Getting to see Space Shuttle Atlantis in the Vehicle Assembly Building (VAB) on one of the last tours was by chance. I had arrived a day early for the official rollover last November, so I visited Kennedy Space Center and took the regular tour that was included in the regular admission.
Over the last several years as the Space Shuttle Program was winding down, I had the opportunity to take the tour. Each time I took the tour, it was different from the last, often missing a stop from the previous tour.
It had been close to a year since my visit for the Mars Curiosity launch and NASA Social and 15 months since Atlantis took her last flight. Sadly, the tour had been scaled back to just driveby of the VAB and a visit to the Saturn V center.
Never did I imagine that when we passed by the VAB, would the door be open and the beautiful Space Shuttle Atlantis would be visible. I was so surprised that I didn’t have time to close my mouth as I continuously snapped pictures hoping to get one that wasn’t blurred or trash due to the reflections off the window of the bus.
When I got off the bus at the Saturn V center, I bypassed the theater of the Apollo firing room. I had other plans that I had devised only a few minutes earlier.
I went directly to the gift shop and asked a silly question. The woman at the registered looked up as I approached.
I asked if she knew if there were any tickets left for the Up Close tours for the afternoon. The Up Close tour was another tour offered that traveled past the buildings where the astronauts slept before launch and where they assembled the parts of the International Space Station, and stopped at the a spot on the Banana River with a view of several launchpads. It also took visitors inside the VAB.
Unfortunately, they only sold tickets back at the Visitor Center, which meant a 15-20 minute bus ride back where I had just come from. For a chance that there might be an available ticket. Fortunately, the woman agreed to make a call over there and confirmed there were tickets left. I had her ask the person on the other end of the call to hold a ticket for me. I would be there on the next bus. Don’t sell that ticket!
With less than a hour before the next tour left, I hurried on board the return bus and made it back with 30 minutes to buy the ticket and make it back to the bus loading area. I got my ticket and lined up with a few minutes to spare and a sense of déjà vu.
Interestingly, it was the same bus driver who had driven the earlier bus to the Saturn V center. She recognized me and asked if I was just at the Saturn V center. We chuckled as I told her about wanting to see Atlantis up close.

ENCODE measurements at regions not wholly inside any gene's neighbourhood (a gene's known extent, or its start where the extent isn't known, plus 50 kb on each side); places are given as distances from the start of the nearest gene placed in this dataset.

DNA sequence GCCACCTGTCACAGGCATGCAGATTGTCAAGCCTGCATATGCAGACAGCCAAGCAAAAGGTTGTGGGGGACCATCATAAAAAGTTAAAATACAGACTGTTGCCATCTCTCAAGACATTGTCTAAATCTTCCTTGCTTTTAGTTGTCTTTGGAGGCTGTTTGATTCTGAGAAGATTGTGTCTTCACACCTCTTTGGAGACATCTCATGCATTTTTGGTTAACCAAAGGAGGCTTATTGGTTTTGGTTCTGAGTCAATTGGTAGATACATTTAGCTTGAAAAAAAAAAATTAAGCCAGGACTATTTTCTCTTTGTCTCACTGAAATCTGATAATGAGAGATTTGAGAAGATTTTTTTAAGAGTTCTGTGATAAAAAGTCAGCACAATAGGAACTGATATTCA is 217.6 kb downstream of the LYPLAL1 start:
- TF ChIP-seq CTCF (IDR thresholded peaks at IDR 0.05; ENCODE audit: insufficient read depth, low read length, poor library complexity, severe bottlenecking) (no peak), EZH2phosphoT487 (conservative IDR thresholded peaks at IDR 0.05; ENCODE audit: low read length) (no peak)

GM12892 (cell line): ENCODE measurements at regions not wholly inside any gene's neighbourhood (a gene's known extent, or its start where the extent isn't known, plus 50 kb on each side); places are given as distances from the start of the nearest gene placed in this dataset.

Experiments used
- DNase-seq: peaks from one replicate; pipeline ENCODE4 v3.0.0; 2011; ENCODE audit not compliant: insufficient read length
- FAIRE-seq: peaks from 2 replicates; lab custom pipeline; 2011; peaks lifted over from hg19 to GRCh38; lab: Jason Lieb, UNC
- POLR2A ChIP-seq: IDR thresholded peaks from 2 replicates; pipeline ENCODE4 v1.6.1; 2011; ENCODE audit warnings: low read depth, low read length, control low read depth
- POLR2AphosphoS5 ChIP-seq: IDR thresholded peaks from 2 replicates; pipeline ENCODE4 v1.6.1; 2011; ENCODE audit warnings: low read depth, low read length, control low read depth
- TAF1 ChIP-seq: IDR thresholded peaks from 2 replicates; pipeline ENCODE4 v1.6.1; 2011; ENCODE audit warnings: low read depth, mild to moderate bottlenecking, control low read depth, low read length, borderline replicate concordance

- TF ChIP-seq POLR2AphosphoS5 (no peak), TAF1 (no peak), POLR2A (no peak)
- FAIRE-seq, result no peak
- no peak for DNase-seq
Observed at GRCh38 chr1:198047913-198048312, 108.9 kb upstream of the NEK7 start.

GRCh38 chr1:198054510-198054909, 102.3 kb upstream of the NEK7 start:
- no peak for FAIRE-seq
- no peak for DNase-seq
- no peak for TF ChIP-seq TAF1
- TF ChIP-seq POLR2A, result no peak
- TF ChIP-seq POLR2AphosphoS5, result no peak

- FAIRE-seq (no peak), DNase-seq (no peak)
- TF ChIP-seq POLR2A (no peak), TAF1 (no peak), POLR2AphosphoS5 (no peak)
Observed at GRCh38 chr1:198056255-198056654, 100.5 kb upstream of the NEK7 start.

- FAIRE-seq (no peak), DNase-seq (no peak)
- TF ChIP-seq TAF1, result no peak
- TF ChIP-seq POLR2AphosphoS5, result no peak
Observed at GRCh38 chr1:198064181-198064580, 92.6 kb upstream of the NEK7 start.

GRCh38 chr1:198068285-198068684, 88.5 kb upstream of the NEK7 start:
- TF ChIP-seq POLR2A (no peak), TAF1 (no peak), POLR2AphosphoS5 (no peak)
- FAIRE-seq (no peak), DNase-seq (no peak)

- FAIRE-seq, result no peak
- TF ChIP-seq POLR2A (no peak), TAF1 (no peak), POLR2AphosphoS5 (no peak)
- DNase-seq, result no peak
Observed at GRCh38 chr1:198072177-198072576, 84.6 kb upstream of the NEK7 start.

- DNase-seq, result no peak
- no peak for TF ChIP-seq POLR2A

After a stop at the Banana River viewing area, the bus made it’s way to the VAB. Again, we passed by the open door of the VAB and the tail was visible. My heart starting racing.
Having been in the VAB twice before when Space Shuttle Endeavour was there a year earlier, the main attraction I was interested in was Atlantis. I can’t explain why being so close to an orbiter is such a strong magnet for me, but it is. The few times I’ve seen launches have meant quite a bit to me, so any chance to see them up close is like seeing a loved one. You can call me crazy.
Oh Atlantis, I see your nose! You can’t hide from me!
The tour guide stopped short to give an introduction to the VAB. It was so hard waiting for him to finish his story seeing Atlantis only fifty feet away.
Hey girl! You look amazing! My heart was so excited that I couldn’t stop shaking. It was meant to be.
Of the 18 minutes we had to visit, I took over 300 pictures. That averages to one shot every 3.5 seconds. Only slowed down by the several times I asked strangers to take a picture of me with this superstar.
There were so many parts of the transporter, of the orbiter, of the surroundings around the pair. The front connector between the transporter and orbiter.
Every tile is precisely sized and placed to ensure the extreme temperatures were dissipated during reentry.
A gate and a security guard restricted the visitation to looking and not touching. Well, maybe that’s better for the relationship.
Your curves are amazing!
View of Atlantis with fellow visitors in the foreground.
A small pickup truck sized cab was enough room for two people.
The markings on the tiles really show what extreme temperatures can do to one’s complexion. But she made it back in one piece.
A little tape over the eyes isn’t a face-lift, honey.
I spy a GoPro mount.
Technical crew setting up a camera to take timelapse pictures of rollover the following day.
People with special credentials lucky enough to get to take photos of Atlantis from the catwalk.
Time is up. We must go back to the bus. See you later Atlantis!
Was it different from seeing Endeavour a year earlier in the same position? Yes. For one thing, Atlantis was on the transporter, prepared for the rollover to the Visitor Center the next day. Another thing that was different was Atlantis had her nose reassembled. Endeavour was in the process of having toxic chemicals removed when I saw her.
And lastly, an important thing to remember is that all three orbiters are unique machines. They have each traveled over a hundred million miles, been exposed to elements and temperatures, and have safely brought home astronauts and science experiments. Each has an unique story that has changed human life on Earth.
Maybe that’s why it meant so much to see Atlantis in the VAB in her final hours.